The scenario was repeated in May, when the Atlantic Clipper was again forced to land in Bermuda, having to turn around on an eastbound flight. By this time, the political complexion of Europe was undergoing a radical transformation, due to lightning German invasions of Western Europe. The invasion of private correspondence seemed less important now.
And it happened again in June, when the Dixie Clipper was forced to divert to Bermuda on a flight from Horta. The reporting of the incident was much more subdued now.
War Changes Everything
Eventually, the whole issue was made moot by the rush of events. By August, Pan Am resumed making stops in Bermuda, with no more qualms about censorship from the US government. It seems likely that, as with so many other aspects of national policy, Pan Am was working in harmony with the US government. Such was hinted at with the reporting of a meeting between Pan Am’s President Juan Trippe, and Sumner Welles, Under Secretary of State. Although Welles’ boss Cordell Hull affirmed the official “anti-censorship” stance of the US, the earlier sharp tone was very much muted.
Now it was obvious that the United States could, in this small way, come to the aid of an embattled Britain. The chance for British censors to dig into every load of mail and express passing through their genteel colony could materially support their blockade of Hitler’s Europe. It was very small potatoes compared to the damage being wrought on transatlantic convoys bringing vital supplies to Britain by German U-boats, but it helped.
In fact, America’s secret intelligence organizations – both the FBI and the OSS, had been working with a newly organized arm of Britain’s MI-6, the secret intelligence organization, known as British Security Coordination (BSC). The group, headed by William Stephenson, was working under cover of the British Passport Control Office in New York City’s Rockefeller Center. One priority had been to coordinate efforts to interdict Axis mail. The Brits and the Americans came to an agreement in November, 1940 to coordinate the goal of seeing that all transatlantic mail would be channeled through Bermuda.
In January 1941, President Roosevelt’s State of the Union message very clearly addressed threats to the US and the Americas posed by fascist aggression:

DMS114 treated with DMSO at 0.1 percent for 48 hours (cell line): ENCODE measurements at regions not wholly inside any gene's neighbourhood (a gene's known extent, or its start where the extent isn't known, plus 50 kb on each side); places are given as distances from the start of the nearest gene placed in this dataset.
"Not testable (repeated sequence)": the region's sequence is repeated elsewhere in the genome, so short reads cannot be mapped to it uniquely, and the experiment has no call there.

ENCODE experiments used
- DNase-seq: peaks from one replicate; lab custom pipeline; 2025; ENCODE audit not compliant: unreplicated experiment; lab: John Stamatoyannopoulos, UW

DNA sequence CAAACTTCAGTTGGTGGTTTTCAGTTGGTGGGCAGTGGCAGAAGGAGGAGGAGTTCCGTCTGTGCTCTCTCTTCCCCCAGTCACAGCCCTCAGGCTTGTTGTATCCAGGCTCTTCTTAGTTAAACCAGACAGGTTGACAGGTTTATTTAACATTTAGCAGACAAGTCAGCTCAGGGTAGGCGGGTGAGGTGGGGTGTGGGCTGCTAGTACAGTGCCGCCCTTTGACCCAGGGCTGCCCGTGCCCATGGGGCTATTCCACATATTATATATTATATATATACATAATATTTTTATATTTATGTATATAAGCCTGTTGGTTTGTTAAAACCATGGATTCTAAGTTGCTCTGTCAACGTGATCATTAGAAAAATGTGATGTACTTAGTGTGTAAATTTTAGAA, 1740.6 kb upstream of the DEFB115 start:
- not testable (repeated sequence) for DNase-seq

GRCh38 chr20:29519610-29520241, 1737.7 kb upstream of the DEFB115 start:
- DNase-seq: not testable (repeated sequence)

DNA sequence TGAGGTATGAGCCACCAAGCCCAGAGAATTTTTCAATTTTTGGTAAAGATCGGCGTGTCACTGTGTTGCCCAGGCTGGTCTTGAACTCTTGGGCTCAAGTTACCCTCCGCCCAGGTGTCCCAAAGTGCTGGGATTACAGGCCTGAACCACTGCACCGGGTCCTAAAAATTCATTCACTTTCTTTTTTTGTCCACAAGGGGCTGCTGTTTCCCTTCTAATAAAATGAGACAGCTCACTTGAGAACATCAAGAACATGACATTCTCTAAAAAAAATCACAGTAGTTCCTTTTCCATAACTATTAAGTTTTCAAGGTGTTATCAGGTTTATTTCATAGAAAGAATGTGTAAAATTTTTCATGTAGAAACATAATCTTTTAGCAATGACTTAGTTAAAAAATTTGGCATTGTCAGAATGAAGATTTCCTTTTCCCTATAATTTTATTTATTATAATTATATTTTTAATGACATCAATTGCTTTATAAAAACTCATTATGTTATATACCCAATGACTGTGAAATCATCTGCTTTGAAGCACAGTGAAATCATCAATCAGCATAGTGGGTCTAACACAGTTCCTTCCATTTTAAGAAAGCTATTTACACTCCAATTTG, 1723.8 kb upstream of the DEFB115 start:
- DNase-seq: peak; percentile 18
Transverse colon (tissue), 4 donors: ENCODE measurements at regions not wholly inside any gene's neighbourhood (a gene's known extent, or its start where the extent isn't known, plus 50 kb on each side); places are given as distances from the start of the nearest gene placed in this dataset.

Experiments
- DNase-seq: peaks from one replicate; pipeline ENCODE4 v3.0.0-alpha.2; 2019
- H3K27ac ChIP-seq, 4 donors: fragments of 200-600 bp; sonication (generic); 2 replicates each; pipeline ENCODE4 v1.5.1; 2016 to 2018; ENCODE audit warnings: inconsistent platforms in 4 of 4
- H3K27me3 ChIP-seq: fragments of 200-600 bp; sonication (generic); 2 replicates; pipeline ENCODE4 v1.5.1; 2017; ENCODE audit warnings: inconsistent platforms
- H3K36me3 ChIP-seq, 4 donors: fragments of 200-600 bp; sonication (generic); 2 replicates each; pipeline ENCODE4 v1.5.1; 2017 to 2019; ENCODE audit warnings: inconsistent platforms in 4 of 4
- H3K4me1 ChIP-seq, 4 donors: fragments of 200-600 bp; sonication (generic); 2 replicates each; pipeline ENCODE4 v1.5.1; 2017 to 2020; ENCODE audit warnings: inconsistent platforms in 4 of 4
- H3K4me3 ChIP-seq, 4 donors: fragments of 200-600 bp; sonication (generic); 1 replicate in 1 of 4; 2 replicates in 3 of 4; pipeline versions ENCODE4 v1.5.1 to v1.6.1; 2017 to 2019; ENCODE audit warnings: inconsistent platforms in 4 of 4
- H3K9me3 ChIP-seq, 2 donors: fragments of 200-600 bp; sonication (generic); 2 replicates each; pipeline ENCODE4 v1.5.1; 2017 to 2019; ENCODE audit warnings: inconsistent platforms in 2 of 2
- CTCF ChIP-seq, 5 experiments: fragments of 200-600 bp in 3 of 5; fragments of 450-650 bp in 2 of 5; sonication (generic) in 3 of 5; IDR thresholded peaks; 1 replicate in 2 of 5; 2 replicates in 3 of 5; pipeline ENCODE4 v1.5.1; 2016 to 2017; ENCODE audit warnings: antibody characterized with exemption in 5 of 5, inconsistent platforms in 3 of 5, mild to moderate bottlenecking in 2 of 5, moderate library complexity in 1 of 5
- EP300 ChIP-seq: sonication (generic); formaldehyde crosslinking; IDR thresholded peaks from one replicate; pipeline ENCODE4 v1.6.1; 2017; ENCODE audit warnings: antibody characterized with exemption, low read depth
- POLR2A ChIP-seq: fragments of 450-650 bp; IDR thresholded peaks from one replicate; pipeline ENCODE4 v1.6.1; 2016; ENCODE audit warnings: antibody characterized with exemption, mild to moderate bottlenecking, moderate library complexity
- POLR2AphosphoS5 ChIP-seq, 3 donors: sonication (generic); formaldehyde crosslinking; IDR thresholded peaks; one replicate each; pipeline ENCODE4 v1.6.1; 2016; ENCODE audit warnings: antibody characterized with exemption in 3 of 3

“ . . . we are committed to full support of all those resolute peoples, everywhere, who are resisting aggression and are thereby keeping war away from our Hemisphere. By this support, we express our determination that the democratic cause shall prevail; and we strengthen the defense and the security of our own nation.”
FDR was unequivocally affirming American support – short of war – for Britain. Pan Am, flying the international mail under contract to the US government, would play its part.
Soon the crew of censors in Bermuda had been expanded by hundreds of people, many of who came with specialized knowledge of unusual languages. With the same organizational spirit that would be evidenced in other British wartime efforts, they enlisted anyone, young or old, who might be in a position to lend a hand. They took over the famous Hamilton Princess Hotel, and the mission shifted from a somewhat ad hoc arrangement, to a full-blown enterprise of strategic national import. The censorship campaign even made a little money for the local Bermudan government, when confiscated parcels of food, and other valuables began to be auctioned off to the locals.
As far as Pan Am was concerned, it was just as well to concentrate on the core business of transoceanic transport. Cooperating with British authorities in their strategic mail censorship was another aspect of doing business in a world at war – a condition Pan Am was becoming increasingly familiar with across the globe.
Even after the U.S. was in the war for real, the clippers (now owned by and flying under contract to the government) would continue their regular flights there, and the tranquil island retained its status as a favored stop for seasoned travelers, where they were treated to the quiet pleasures of this most British of outposts.